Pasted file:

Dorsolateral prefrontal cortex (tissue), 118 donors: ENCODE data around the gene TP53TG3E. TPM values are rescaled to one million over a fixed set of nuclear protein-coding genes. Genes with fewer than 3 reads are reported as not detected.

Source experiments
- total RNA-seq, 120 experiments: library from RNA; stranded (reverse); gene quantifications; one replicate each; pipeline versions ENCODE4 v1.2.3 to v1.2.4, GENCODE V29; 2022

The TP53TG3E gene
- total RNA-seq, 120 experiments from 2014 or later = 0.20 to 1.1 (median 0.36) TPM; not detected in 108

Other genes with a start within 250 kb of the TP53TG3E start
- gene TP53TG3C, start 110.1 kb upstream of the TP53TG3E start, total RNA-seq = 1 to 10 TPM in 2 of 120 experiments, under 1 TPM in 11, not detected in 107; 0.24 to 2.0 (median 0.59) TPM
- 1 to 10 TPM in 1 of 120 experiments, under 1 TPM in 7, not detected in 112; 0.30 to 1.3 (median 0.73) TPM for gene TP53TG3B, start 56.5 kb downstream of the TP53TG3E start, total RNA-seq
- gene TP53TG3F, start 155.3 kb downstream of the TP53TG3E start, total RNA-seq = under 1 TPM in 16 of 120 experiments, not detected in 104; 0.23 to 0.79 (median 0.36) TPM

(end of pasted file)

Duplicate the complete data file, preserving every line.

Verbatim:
Dorsolateral prefrontal cortex (tissue), 118 donors: ENCODE data around the gene TP53TG3E. TPM values are rescaled to one million over a fixed set of nuclear protein-coding genes. Genes with fewer than 3 reads are reported as not detected.

Source experiments
- total RNA-seq, 120 experiments: library from RNA; stranded (reverse); gene quantifications; one replicate each; pipeline versions ENCODE4 v1.2.3 to v1.2.4, GENCODE V29; 2022

The TP53TG3E gene
- total RNA-seq, 120 experiments from 2014 or later = 0.20 to 1.1 (median 0.36) TPM; not detected in 108

Other genes with a start within 250 kb of the TP53TG3E start
- gene TP53TG3C, start 110.1 kb upstream of the TP53TG3E start, total RNA-seq = 1 to 10 TPM in 2 of 120 experiments, under 1 TPM in 11, not detected in 107; 0.24 to 2.0 (median 0.59) TPM
- 1 to 10 TPM in 1 of 120 experiments, under 1 TPM in 7, not detected in 112; 0.30 to 1.3 (median 0.73) TPM for gene TP53TG3B, start 56.5 kb downstream of the TP53TG3E start, total RNA-seq
- gene TP53TG3F, start 155.3 kb downstream of the TP53TG3E start, total RNA-seq = under 1 TPM in 16 of 120 experiments, not detected in 104; 0.23 to 0.79 (median 0.36) TPM